After all the busy times during May, last weekend was a time for relaxation, a time to get away and a time to venture outside Essex for once. One of my presents last Christmas was a trip to the Shepherd & Neame brewery in Faversham in Kent, we booked the ‘May` date in January and finally the day had come around. We set off at around 10am and made our way to the Dartford crossing, it wasn’t too busy, now the toll booths have been removed, so we were soon on the M2, heading towards our destination.
Arriving in Faversham around an hour later we managed to find the place where we were staying, the Sun Inn and booked in and had lunch. The Sun Inn has a wealth of old beams and a huge inglenook fireplace, it also has been the meeting place of Faversham gentry for centuries. With 12 en-suite bedrooms, a superb family beer garden, a restaurant and a bar, the Sun is well worth a visit any time of year and it’s not hugely expensive either. With a traditional bar and restaurant menu and many specials served each day it is a relaxing place to sample a selection of Shepherd Neame’s prize-winning Kentish ales and lagers.
After a couple of pints and a sandwich each, it was time to set off for the long awaited brewery tour. We popped just around the corner and entered the brewery through the shop, then waited for a tour guide to show us the sights. Shepherd Neame holds the title of Britain’s oldest brewer, and has been making beer at its historic site in the market town of Faversham, Kent, for more than 500 years. It still uses traditional methods and 100% natural ingredients to create a portfolio of award-winning classic ales, contemporary beers and internationally celebrated lagers.
Every beer is brewed with chalk-filtered mineral water from the brewery’s own artesian well, deep below the brewery, and 93% of the hops used in its beers are grown in Kent. Centuries of brewing experience have been passed down to the current team of brewers, who still use many traditional methods, including handcrafting beer in the UK’s last remaining unlined solid oak mash tuns.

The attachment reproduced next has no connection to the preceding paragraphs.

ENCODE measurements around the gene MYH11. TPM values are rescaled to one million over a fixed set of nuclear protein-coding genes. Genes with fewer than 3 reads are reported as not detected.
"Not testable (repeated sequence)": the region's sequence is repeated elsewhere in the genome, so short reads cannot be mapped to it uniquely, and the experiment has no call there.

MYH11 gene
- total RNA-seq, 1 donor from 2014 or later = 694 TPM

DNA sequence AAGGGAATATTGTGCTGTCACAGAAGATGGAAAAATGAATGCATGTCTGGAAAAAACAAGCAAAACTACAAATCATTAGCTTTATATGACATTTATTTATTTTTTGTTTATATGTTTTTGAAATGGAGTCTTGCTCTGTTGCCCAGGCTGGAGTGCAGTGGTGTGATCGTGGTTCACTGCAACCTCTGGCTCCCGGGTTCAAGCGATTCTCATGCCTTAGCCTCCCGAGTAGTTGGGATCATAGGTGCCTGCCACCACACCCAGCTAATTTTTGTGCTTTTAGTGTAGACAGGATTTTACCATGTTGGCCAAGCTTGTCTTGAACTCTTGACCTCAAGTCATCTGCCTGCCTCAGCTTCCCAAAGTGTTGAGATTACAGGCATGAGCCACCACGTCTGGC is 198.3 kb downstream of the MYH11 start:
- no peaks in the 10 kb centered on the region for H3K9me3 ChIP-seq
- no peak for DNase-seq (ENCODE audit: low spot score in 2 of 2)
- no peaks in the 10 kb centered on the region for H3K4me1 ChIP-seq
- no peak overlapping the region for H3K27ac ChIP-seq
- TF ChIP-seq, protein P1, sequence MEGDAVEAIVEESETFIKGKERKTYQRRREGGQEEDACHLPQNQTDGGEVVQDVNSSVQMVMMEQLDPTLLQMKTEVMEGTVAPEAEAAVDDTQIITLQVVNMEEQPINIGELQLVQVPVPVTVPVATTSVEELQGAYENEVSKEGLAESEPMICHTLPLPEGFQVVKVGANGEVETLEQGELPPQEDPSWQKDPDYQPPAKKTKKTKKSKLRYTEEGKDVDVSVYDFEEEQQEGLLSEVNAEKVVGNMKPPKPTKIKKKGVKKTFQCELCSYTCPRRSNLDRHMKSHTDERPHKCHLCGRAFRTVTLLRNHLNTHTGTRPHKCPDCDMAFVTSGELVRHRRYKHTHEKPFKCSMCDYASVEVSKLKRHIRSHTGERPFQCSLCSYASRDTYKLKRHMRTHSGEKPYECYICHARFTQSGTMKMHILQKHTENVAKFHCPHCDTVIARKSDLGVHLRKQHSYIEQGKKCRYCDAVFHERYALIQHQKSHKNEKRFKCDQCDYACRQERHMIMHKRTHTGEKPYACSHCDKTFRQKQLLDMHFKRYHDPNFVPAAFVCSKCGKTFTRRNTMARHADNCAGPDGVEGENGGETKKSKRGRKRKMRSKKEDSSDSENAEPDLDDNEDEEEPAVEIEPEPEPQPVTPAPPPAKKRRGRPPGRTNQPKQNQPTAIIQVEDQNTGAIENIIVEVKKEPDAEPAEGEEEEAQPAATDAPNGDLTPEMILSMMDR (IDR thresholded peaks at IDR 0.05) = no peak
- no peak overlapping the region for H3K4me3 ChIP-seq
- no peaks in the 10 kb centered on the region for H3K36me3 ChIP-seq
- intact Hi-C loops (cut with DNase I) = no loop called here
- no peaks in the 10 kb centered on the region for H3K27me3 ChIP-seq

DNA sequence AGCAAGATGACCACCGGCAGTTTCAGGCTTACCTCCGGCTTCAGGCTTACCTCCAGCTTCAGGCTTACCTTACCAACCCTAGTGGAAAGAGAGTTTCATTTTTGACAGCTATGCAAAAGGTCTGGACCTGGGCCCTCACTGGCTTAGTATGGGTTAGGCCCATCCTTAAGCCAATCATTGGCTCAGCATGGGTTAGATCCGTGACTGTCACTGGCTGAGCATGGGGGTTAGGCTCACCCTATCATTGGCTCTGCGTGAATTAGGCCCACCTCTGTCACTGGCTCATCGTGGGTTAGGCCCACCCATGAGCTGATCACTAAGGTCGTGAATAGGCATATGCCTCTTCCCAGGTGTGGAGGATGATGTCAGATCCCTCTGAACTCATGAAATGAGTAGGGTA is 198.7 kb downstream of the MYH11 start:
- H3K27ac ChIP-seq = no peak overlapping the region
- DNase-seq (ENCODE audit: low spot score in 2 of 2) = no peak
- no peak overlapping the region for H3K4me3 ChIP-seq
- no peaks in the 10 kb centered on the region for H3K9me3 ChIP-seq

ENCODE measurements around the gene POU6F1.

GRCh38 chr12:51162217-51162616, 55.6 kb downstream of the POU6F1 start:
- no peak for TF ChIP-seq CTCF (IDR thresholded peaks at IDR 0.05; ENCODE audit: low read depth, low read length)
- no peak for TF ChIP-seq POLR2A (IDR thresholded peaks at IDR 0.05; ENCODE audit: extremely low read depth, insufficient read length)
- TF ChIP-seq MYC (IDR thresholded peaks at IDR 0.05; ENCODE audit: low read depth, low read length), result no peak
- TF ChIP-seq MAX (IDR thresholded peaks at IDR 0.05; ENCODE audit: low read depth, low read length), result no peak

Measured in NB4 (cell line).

James was our tour guide and he really knew his stuff and how to impart it in a friendly and entertaining way, it was fascinating to learn about the processes and walk around the brewery. We saw the traditional mash tuns; tasted some malted barley; smelt and tasted locally-grown Kentish hops; and saw too bygone delivery vehicles. We were also told the story of the draymen, who traditionally used to deliver the beers on a horse driven cart.
A drayman was historically the driver of a dray, a low, flat-bed wagon without sides, pulled generally by horses or mules that were used for transport of all kinds of goods. Now the term is really only used for the brewery delivery men, even though routine horse-drawn deliveries are almost entirely extinct.
We were also told they were traditionally the lowest paid staff at the brewery and how they were allowed a pint for every drop they made, you can imagine the state some arrived back in. Finally we tasted six Kentish ales and speciality lagers.
The whole experience was extremely professional and informative whilst being very entertaining. Not too many facts and figures but enough information to be able to fully understand where the tasty brews now come from.